1. Christian Bioethics
Dr. Bob Weise talks about issues related to Christian bioethics.
Bioethics is the study of controversial ethics brought about by advances in biology and medicine. Bioethicists are concerned with the ethical questions that arise in the relationships among life sciences, biotechnology, medicine, politics, law, and philosophy.
About Dr. Weise: Dr. Robert W. Weise is professor of practical theology. Eastern Illinois University, Charleston, Illinois (B.S. in Ed. 1967); University of Illinois, Urbana, Illinois (M.S. 1970, Ph.D. 1973); Concordia Seminary, St. Louis, Missouri (M.Div. 1982); instructor, Kansas State University, Manhattan, Kansas (1972-73); research associate, Wayne State University, Detroit, Michigan (1973-74); assistant professor (1974-78); pastor, Zion, Bunker Hill, Illinois (1982-85); senior pastor, Our Savior’s, Springfield, Illinois (1985-92); associate professor, Concordia Seminary, St. Louis, Missouri (1992-2002); professor since 2002; The Lutheran Foundation of St. Louis Chair in Pastoral Ministry and the Life Sciences since 1992. Click HERE to read more about Dr. Weise.
2. Daily Lectionary
Rev. Dr. Larry Griffin of Trinity Lutheran Church in Janesville, MN looks at Acts 27:9-26 “The Storm at Sea“.
3. Matins Sermonette
Today’s sermonette is by Rev. Dr. Larry Griffin of Trinity Lutheran Church in Janesville, MN.
9 Since much time had passed, and the voyage was now dangerous because even the Fast[a] was already over, Paul advised them, 10 saying, “Sirs, I perceive that the voyage will be with injury and much loss, not only of the cargo and the ship, but also of our lives.” 11 But the centurion paid more attention to the pilot and to the owner of the ship than to what Paul said. 12 And because the harbor was not suitable to spend the winter in, the majority decided to put out to sea from there, on the chance that somehow they could reach Phoenix, a harbor of Crete, facing both southwest and northwest, and spend the winter there.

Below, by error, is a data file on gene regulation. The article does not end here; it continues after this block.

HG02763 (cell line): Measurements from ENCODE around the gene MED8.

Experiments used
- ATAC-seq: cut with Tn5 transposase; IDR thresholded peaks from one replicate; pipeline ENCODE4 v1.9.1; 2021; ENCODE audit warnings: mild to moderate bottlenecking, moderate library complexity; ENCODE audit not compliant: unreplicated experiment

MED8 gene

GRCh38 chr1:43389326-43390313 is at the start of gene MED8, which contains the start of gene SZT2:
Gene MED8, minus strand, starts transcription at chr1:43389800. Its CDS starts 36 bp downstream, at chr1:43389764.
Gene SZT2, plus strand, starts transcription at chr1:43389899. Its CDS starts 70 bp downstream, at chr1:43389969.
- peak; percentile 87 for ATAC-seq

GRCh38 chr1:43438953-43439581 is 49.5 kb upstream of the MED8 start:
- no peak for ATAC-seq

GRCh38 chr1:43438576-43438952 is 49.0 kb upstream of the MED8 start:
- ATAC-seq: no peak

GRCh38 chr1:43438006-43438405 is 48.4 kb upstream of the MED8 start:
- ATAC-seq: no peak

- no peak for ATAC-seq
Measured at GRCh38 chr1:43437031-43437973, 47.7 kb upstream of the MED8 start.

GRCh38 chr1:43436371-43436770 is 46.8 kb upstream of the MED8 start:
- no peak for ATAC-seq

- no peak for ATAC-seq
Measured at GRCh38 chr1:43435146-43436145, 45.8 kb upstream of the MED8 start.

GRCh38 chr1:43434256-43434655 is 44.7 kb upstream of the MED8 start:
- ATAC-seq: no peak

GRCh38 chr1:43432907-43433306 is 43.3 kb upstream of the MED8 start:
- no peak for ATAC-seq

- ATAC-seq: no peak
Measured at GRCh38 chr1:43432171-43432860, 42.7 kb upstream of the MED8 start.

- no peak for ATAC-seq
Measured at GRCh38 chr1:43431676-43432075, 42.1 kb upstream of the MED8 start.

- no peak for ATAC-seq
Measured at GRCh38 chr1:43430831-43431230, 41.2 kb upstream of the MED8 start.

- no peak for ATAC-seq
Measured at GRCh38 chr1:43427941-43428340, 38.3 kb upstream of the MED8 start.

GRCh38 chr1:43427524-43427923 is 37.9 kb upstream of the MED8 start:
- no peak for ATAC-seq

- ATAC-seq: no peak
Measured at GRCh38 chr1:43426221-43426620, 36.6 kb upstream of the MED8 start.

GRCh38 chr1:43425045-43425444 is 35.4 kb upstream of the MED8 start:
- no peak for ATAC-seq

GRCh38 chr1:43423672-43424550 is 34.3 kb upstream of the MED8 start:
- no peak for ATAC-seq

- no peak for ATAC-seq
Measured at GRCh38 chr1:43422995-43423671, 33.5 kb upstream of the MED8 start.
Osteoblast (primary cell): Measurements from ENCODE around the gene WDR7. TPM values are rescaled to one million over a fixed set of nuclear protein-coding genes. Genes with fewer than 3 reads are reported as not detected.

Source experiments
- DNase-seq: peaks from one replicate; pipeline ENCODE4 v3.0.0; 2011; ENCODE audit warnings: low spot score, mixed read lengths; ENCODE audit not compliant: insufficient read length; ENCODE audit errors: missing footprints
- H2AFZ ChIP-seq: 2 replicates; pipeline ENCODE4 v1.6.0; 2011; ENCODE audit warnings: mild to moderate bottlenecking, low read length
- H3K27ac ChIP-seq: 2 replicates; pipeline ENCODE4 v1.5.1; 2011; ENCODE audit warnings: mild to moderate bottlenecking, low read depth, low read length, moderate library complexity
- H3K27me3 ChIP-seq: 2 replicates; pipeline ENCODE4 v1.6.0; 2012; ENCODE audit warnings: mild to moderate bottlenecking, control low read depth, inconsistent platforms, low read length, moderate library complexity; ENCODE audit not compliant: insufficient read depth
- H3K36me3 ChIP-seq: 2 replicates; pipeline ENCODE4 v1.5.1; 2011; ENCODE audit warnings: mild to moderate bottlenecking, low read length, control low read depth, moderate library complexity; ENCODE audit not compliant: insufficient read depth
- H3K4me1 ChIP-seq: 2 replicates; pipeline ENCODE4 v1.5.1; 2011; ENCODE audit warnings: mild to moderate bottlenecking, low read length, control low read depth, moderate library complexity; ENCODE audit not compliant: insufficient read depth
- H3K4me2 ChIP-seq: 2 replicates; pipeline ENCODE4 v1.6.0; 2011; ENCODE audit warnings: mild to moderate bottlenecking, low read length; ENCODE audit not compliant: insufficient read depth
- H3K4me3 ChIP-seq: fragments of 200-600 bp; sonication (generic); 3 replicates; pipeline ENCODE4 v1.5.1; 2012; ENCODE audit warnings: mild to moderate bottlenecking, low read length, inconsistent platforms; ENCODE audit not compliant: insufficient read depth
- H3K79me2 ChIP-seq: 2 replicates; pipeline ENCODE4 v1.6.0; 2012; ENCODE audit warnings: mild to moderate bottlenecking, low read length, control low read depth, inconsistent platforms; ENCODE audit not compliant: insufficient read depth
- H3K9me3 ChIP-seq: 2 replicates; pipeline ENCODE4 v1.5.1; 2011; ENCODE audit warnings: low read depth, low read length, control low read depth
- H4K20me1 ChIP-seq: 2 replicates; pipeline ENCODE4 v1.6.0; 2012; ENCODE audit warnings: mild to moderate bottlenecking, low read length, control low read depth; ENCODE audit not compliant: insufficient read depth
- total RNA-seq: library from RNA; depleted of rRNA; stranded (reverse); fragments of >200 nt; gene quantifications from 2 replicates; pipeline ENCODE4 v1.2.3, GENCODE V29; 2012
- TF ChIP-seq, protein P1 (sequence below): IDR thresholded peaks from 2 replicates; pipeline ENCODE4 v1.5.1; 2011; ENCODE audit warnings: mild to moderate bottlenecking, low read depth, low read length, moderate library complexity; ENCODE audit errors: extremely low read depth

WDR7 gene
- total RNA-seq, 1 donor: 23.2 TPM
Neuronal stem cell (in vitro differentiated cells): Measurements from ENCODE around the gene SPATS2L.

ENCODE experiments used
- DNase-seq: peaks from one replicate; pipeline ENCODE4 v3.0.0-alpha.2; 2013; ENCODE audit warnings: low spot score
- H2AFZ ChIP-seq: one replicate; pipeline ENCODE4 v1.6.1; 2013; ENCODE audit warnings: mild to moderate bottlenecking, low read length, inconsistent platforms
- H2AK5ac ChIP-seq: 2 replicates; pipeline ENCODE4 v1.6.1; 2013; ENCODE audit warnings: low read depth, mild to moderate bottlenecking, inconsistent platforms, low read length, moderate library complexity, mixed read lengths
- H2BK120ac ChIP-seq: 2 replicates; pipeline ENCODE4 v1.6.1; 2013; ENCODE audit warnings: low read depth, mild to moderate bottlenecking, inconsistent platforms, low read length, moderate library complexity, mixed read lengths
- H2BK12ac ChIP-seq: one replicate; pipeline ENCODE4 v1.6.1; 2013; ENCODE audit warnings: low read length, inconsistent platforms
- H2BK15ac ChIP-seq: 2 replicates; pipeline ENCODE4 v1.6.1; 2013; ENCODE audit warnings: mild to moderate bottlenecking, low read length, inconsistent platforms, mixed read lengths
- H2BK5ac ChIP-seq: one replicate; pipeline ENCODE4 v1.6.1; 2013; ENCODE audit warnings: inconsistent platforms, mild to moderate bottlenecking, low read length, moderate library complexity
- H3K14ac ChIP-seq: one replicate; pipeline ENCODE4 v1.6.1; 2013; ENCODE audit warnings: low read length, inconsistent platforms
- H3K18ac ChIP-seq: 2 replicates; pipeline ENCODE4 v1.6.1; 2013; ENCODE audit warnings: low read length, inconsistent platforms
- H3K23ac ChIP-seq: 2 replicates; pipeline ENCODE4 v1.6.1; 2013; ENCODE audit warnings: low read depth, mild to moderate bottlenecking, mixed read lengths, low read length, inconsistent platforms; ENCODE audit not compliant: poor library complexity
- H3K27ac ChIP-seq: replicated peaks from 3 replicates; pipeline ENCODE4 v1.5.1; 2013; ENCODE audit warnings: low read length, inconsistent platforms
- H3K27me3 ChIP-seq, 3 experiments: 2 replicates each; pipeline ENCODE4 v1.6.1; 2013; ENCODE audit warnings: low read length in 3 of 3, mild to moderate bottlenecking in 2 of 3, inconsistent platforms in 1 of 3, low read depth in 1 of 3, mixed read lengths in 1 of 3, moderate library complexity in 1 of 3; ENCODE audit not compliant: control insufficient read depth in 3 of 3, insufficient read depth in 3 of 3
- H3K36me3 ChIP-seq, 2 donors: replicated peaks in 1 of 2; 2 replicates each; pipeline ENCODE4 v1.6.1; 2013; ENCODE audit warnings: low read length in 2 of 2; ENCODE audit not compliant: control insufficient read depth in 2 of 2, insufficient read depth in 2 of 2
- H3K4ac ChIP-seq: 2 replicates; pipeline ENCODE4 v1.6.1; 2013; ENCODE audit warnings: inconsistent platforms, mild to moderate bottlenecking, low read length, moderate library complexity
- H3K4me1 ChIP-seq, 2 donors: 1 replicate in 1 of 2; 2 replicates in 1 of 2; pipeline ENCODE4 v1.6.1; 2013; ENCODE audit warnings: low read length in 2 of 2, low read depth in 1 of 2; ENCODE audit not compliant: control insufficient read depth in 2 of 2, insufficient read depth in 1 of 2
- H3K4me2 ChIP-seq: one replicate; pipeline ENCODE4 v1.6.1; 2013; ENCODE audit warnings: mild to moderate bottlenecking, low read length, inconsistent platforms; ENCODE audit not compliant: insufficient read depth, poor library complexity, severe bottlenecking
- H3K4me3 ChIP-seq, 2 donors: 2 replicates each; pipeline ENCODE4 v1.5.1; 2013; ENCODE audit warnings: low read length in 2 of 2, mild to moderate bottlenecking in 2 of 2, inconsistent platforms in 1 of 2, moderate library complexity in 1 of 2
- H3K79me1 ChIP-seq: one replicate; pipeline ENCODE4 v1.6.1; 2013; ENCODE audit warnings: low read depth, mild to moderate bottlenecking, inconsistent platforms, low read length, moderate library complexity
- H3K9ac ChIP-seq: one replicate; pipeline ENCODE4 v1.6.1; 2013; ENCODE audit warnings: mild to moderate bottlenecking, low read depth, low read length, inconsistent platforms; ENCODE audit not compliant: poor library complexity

The Storm at Sea
13 Now when the south wind blew gently, supposing that they had obtained their purpose, they weighed anchor and sailed along Crete, close to the shore. 14 But soon a tempestuous wind, called the northeaster, struck down from the land. 15 And when the ship was caught and could not face the wind, we gave way to it and were driven along. 16 Running under the lee of a small island called Cauda,[b] we managed with difficulty to secure the ship’s boat. 17 After hoisting it up, they used supports to undergird the ship. Then, fearing that they would run aground on the Syrtis, they lowered the gear,[c] and thus they were driven along. 18 Since we were violently storm-tossed, they began the next day to jettison the cargo. 19 And on the third day they threw the ship’s tackle overboard with their own hands. 20 When neither sun nor stars appeared for many days, and no small tempest lay on us, all hope of our being saved was at last abandoned.
21 Since they had been without food for a long time, Paul stood up among them and said, “Men, you should have listened to me and not have set sail from Crete and incurred this injury and loss. 22 Yet now I urge you to take heart, for there will be no loss of life among you, but only of the ship. 23 For this very night there stood before me an angel of the God to whom I belong and whom I worship, 24 and he said, ‘Do not be afraid, Paul; you must stand before Caesar. And behold, God has granted you all those who sail with you.’ 25 So take heart, men, for I have faith in God that it will be exactly as I have been told. 26 But we must run aground on some island.”
- Acts 27:9 That is, the Day of Atonement
- Acts 27:16 Some manuscripts Clauda
- Acts 27:17 That is, the sea-anchor (or possibly the mainsail)